Use a systematic approach based on ABCDE to assess and treat an acutely injured patient. Unless there are associated injuries, most patients with abdominal trauma generally present with a patent airway. Alterations found in breathing, circulation and disability assessments generally correspond to the degree of shock. The goal is to manage any immediate threats to life and identify any emergent concerns that may require activation of retrieval services and early transfer to a MTS.
Airway with cervical spine protection
Assess for airway stability
Attempt to elicit a response from the patient. Look for signs of airway obstruction (use of accessory muscles, paradoxical chest movements, see-saw respirations). Listen for any upper-airway noises, breath sounds. Are they absent, diminished or noisy? Noisy ventilations indicate a partial airway obstruction by either the tongue or foreign material.
Assess for soiled airway
Haemorrhage and vomiting are common causes of airway obstruction in trauma patients. These should be removed with suction.
Attempt simple airway maneuvers if required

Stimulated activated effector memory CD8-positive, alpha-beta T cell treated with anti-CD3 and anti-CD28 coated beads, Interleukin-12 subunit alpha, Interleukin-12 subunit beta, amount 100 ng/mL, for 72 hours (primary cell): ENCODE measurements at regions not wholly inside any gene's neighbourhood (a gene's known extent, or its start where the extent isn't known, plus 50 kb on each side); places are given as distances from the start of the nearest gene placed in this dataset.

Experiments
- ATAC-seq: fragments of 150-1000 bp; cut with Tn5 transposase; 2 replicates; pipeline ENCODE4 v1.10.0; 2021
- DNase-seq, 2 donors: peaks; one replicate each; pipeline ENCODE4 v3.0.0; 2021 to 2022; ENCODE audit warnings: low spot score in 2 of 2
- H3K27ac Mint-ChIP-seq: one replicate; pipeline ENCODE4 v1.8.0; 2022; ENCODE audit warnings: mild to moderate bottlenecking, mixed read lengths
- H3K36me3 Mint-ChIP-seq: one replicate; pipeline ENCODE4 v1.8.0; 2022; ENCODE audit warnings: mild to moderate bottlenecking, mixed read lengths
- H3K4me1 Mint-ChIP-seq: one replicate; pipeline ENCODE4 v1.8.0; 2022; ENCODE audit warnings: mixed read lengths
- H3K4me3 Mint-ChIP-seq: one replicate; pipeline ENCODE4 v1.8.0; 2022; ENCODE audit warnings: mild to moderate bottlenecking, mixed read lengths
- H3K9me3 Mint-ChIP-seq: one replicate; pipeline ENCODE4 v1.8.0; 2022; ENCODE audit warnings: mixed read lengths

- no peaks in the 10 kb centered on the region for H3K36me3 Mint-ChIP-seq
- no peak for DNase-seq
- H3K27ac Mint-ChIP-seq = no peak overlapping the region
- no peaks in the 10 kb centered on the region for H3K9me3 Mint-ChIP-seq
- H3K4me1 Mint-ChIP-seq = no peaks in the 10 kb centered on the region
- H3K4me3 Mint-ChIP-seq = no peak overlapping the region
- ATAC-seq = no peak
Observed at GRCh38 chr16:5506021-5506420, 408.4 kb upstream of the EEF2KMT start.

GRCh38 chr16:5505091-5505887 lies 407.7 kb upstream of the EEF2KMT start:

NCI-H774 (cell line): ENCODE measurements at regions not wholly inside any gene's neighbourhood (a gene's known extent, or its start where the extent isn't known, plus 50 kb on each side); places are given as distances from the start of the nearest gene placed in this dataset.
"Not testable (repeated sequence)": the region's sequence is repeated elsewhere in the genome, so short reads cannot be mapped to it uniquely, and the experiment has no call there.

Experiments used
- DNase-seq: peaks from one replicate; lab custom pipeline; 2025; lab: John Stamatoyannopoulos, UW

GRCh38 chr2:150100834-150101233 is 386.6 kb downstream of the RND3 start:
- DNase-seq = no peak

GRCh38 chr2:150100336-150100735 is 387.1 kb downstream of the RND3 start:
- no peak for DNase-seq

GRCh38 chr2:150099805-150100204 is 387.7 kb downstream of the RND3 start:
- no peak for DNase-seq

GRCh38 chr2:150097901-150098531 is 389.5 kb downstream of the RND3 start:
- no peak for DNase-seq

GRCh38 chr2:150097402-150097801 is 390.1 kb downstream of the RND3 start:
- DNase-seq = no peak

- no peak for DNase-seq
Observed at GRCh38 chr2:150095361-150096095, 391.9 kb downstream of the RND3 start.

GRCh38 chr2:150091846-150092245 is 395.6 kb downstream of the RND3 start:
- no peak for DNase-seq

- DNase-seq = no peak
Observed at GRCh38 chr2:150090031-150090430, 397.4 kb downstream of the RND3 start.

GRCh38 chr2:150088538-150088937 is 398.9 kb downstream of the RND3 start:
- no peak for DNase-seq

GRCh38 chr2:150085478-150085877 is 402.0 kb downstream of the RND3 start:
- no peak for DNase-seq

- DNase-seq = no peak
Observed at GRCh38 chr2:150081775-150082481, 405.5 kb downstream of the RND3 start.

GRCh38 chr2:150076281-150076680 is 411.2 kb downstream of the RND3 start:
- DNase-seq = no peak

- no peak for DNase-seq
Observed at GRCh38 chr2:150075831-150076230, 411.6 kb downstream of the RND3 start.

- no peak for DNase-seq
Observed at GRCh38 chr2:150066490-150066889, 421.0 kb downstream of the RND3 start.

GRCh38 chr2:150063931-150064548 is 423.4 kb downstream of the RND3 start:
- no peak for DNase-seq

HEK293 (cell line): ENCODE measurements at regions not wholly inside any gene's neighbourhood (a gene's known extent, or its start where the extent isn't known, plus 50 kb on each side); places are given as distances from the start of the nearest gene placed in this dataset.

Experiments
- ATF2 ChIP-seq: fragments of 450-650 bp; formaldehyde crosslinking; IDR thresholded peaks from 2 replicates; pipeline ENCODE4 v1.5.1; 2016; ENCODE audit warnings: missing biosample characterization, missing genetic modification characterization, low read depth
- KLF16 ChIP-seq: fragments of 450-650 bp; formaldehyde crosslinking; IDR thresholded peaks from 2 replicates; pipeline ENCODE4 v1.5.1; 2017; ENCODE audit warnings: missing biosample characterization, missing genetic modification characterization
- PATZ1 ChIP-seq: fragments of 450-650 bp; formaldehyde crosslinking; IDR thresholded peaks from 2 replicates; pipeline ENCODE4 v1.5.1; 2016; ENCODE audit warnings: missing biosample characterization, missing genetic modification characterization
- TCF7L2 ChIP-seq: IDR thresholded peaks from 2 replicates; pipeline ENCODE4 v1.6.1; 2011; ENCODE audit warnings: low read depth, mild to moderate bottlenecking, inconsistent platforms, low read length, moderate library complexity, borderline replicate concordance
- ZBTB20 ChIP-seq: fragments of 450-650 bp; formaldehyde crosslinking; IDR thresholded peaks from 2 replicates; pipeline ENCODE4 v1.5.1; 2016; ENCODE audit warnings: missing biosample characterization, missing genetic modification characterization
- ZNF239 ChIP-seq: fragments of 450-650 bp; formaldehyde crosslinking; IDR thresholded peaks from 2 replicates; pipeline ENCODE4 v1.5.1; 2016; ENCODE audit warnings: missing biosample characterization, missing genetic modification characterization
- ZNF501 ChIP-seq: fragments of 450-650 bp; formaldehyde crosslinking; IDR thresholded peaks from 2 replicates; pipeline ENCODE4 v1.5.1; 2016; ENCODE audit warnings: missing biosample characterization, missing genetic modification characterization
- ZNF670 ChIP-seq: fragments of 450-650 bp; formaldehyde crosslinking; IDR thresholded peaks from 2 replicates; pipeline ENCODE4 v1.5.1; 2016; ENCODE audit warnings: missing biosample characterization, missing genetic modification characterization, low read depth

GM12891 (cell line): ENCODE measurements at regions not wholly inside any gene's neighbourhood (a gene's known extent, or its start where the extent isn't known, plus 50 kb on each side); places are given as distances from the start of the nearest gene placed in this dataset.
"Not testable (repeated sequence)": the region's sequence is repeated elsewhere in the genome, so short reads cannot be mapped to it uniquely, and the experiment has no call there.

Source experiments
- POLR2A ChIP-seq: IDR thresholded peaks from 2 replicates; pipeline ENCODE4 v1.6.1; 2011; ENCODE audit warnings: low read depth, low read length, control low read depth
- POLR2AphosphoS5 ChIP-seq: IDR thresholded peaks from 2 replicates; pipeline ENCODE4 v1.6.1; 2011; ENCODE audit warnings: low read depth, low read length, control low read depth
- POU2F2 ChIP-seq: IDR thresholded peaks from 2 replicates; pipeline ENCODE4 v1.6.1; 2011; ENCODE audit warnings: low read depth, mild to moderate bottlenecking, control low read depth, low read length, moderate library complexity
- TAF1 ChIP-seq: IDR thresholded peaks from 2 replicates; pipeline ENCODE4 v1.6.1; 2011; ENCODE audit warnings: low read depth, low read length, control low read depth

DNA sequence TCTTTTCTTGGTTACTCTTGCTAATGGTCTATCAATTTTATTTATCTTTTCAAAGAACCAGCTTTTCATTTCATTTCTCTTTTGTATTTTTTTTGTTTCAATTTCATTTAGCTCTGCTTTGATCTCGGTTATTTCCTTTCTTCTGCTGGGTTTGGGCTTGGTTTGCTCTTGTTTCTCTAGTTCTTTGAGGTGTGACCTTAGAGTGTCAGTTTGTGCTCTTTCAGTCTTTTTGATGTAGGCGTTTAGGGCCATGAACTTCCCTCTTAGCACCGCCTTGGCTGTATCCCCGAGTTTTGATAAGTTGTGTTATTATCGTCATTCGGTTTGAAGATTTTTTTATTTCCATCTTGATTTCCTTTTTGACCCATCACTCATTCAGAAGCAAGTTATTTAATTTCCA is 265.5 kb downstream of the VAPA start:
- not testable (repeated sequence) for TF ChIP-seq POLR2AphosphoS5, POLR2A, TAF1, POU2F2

Open the airway using a chin lift and jaw thrust.
Suction the airway if excessive secretions are noted or if the patient is unable to clear their airway independently.
Insert an oropharyngeal airway (OPA) if required.
If the airway is obstructed, simple airway-opening maneuvers should be performed as described above. Care should be taken to not extend the cervical spine. Caution: NPA should not be inserted in patients with a head injury in whom a base of skull fracture has not been excluded.8
Secure the airway if necessary (treat airway obstruction as a medical emergency)
Consider intubation early if there are any signs of:
A decreased level of consciousness GCS <9, unprotected airway, uncooperative/combative patient leading to distress and further risk of injury
Hypoventilation, hypoxia or a pending airway obstruction: stridor, hoarse voice.
Assist ventilation with a bag and mask while the provider is setting up for intubation.
Maintain full spinal precautions if indicated
Suspect spinal injuries in polytrauma patients, especially where there is an altered level of consciousness. Ensure cervical collar, head blocks or in-line immobilisation is maintained throughout patient care.
Patients with early, compensated shock may have a mild increase in their respiratory rate, however those with more severe hypovolemic shock will display marked tachypnea.
Assess the chest